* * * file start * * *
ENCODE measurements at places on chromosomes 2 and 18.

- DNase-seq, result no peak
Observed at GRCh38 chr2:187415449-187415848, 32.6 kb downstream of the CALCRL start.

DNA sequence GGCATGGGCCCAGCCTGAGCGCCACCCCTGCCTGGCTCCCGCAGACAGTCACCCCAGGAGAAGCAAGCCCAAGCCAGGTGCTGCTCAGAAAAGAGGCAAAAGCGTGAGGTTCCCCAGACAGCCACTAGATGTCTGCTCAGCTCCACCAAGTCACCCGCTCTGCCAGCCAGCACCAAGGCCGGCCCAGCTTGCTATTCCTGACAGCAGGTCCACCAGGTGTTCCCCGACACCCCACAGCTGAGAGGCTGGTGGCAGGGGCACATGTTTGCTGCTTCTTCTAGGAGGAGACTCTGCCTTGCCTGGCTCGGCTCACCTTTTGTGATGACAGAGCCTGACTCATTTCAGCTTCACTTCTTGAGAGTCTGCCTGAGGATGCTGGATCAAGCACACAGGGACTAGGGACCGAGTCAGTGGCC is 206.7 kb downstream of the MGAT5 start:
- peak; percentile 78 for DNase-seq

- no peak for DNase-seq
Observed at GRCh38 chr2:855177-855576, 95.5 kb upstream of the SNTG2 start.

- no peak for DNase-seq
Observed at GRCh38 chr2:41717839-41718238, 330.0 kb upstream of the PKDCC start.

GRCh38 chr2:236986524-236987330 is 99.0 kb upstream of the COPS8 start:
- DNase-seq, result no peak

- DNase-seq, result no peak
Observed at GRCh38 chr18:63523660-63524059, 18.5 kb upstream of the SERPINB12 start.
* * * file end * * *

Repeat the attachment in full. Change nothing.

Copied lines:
ENCODE measurements at places on chromosomes 2 and 18.

- DNase-seq, result no peak
Observed at GRCh38 chr2:187415449-187415848, 32.6 kb downstream of the CALCRL start.

DNA sequence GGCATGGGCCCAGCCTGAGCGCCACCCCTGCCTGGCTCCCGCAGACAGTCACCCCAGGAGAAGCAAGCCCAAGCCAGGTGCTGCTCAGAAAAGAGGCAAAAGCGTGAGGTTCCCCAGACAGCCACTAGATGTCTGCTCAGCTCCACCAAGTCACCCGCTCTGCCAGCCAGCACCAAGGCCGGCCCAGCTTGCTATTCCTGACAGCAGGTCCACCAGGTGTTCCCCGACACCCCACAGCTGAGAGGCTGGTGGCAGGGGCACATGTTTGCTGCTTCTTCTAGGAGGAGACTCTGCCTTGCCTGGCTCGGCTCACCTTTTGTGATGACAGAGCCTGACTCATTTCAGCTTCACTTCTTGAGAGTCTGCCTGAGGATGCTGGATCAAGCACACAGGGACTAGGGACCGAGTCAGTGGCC is 206.7 kb downstream of the MGAT5 start:
- peak; percentile 78 for DNase-seq

- no peak for DNase-seq
Observed at GRCh38 chr2:855177-855576, 95.5 kb upstream of the SNTG2 start.

- no peak for DNase-seq
Observed at GRCh38 chr2:41717839-41718238, 330.0 kb upstream of the PKDCC start.

GRCh38 chr2:236986524-236987330 is 99.0 kb upstream of the COPS8 start:
- DNase-seq, result no peak

- DNase-seq, result no peak
Observed at GRCh38 chr18:63523660-63524059, 18.5 kb upstream of the SERPINB12 start.